And here’s why:

I think the Legacy 3’s tonality is very good, and has a really good combination of raised bass and strong mid-range and soft, but present treble. It’s missing upper-treble extension however, and this make some instruments such as violins, some higher-frequency wind instruments, and cymbals sound a bit blunted and dead at times without their full harmonic range audible. With a small bump of about 4-5dB at 12-16KHz, this can be remedied for the most part.

Now, before I go into too much more detail about the Legacy 3, I want to make a quick point about tuning concerns and possible tuning changes that may have occurred. As mentioned before, I bought the Legacy 3 originally in a blue flakes faceplate theme. It came to me with channels very mismatched. The left side had a large dip between 4-5KHz while the right side had a smaller sloped decline. This was quite audible in some songs and my first impression was, “where did the lower treble go?”

I soon did some research and determined that my left side, the one with the large dip, matched another reviewer’s measurements using the same coupler system. So, I thought my right side was incorrect. I contacted Linsoul and got a replacement sent out and re-measured it.

The good news was that they had good channel matching this time, but the tuning did not match the Left side or what another reviewer had measured before in his review, nor did it match my original right side. It was somewhere in-between. Soon after this, other reviewers with measurement rigs got their hands on this IEM and performed their measurements and 2 others matched this new set I got as well, so I am led to believe that perhaps there was a silent revision sometime after release, or maybe I just got a bad set.

Anyway, so with that out of the way, my review is about the tuning that I have today and primarily with the switches both On/On, which looks like this:

And back to my original thoughts – The Legacy 3 is well-balanced and presents a very good sound signature that I think competes well with Moondrop’s Kanas Pro and KXXS sets. In fact, I think the default tuning with switches off, are very similar to the tuning of these two, but perhaps with a little bit better soundstage and depth and bass response improvements, with other technicalities around the same.

When you change the IEM configuration to having both switches on, the tonality starts to shift towards a poor man’s 64 Audio U12t, with a large sub-bass focus, thicker mids, and a tamer lower treble. Like I mentioned before, it doesn’t have a “Tia” type driver here, which can give it better upper treble extension and so it lacks that sparkle and upper harmonics capability. It also doesn’t have the resolution power to battle a multi-BA set like the U12t, but man it has similar tonality to it that I really enjoy as an all-arounder, and the asking price starts at $119 for a universal and $179 for a custom model. Yes, a CIEM for under $200 that sounds really pleasant. This is such a bargain find!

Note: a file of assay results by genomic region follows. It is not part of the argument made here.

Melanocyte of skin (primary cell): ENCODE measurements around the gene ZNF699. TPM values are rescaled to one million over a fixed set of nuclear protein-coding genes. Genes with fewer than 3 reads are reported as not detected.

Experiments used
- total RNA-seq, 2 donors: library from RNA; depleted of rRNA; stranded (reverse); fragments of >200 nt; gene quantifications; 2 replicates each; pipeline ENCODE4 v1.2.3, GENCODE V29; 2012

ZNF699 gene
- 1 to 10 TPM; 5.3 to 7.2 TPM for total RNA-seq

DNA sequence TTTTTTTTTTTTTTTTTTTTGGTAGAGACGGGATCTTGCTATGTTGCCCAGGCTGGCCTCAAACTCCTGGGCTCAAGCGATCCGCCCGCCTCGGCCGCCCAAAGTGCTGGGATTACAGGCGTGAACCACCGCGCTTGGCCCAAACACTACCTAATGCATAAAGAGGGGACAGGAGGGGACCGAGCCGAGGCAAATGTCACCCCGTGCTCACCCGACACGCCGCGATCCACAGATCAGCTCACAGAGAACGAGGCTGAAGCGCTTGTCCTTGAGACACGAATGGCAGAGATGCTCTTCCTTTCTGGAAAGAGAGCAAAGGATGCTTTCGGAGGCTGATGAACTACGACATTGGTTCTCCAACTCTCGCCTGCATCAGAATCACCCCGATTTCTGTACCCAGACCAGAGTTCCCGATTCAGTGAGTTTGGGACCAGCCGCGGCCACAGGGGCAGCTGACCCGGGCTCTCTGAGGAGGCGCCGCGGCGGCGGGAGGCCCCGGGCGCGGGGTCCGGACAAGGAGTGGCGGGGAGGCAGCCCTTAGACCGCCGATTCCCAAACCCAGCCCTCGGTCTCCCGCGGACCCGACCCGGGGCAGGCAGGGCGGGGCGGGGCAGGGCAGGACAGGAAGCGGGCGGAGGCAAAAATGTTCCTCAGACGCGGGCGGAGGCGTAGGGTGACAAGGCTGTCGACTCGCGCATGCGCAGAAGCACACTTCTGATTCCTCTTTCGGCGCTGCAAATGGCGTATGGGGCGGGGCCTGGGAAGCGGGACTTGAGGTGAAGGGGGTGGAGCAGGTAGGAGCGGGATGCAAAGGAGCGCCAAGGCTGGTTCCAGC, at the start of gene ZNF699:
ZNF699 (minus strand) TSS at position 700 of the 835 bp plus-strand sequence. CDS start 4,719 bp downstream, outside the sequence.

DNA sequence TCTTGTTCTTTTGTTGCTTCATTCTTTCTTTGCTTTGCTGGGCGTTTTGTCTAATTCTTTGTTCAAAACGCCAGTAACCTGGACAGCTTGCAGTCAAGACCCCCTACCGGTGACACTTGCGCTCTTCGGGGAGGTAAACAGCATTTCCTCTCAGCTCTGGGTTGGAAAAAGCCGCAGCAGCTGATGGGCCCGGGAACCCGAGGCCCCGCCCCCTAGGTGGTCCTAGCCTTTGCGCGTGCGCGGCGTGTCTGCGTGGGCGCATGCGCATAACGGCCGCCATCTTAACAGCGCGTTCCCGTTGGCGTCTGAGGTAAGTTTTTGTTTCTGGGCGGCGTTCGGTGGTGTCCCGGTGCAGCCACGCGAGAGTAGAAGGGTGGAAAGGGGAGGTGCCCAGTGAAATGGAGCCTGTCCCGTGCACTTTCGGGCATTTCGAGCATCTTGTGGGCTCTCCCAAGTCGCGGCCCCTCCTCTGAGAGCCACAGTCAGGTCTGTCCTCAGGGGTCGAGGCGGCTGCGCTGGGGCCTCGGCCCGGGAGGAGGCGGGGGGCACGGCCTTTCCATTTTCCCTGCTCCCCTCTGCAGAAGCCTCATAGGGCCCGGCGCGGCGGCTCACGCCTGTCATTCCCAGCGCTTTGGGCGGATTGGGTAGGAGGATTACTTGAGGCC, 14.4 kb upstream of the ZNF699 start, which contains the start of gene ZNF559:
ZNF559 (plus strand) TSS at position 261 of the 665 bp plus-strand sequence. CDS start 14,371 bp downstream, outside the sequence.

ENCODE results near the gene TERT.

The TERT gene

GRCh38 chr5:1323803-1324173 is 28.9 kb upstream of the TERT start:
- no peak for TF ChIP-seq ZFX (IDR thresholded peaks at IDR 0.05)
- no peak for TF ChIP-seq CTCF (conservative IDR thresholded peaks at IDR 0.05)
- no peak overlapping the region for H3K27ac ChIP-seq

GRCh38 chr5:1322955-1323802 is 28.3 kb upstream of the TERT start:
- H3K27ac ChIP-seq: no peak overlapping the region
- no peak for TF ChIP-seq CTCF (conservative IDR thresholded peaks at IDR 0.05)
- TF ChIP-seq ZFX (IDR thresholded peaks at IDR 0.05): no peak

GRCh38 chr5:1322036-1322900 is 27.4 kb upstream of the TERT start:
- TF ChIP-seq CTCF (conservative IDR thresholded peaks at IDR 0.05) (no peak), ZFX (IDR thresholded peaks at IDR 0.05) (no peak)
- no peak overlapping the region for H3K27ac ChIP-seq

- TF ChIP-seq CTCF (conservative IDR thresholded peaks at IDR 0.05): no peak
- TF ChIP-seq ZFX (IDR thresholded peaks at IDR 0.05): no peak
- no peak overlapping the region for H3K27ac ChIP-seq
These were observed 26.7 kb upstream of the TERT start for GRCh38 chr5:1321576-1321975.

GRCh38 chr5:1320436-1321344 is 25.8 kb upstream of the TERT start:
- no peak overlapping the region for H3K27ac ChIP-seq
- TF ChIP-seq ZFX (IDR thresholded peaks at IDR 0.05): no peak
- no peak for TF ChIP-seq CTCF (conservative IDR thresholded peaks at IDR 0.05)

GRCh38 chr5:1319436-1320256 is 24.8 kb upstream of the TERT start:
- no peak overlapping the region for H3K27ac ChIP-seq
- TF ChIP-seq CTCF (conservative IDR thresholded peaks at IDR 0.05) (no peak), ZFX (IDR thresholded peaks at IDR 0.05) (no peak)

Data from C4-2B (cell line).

I enjoy the Legacy 3 primarily with rock and hip hop as well as dance and pop genres. These genres really shine within the limitations of this IEM but the surprisingly well tuned and coherent nature the bass and dual-BA crossover makes this actually fun and not overly muddy. Bass impact and slam are nice with good weight, and has some level of texture that’s quite acceptable. It doesn’t have the best bass control, even for a typical dynamic driver for the most part, but is definitely above average at its $119 asking price.

The Legacy 3 still works fine for orchestral music, jazz, and folk and bluegrass music, however, the treble roll-off does make some of this music a little less realistic and a bit dull at times. This can impact cymbal hits in other genres as well, but I don’t find it nearly as distracting and obvious as I do with acoustic music, since harmonics are typically more audible in these genres.


After going through both these IEMs, it was quickly apparent which one I liked and which one I disliked. The Voyager 3 went back into the box quickly after hearing them, and each time I brought them out again, I was left unsatisfied and with ringing ears. With the Legacy 3, I was happy almost every single time I had them on, so much, that I decided to buy a custom pair to go along with the universal set I already purchased. For under $200, a custom with good tuning is pretty unheard of as far as I know. Some companies charge that much just for the custom making process, let along the entire package. So, the Legacy 3 now becomes the first Thieaudio product that I really like and fully recommend to try out, as long as the tuning stays the way it is on the current sets I’ve seen.


Great review @antdroid.

Great review @antdroid, as always!

You have me very tempted by these, even though they are over my self imposed IEM budget limit.

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Just a small amount more :slight_smile:
$119 and $179 universal/custom.

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Thieaudio Monarch + Clairvoyance Review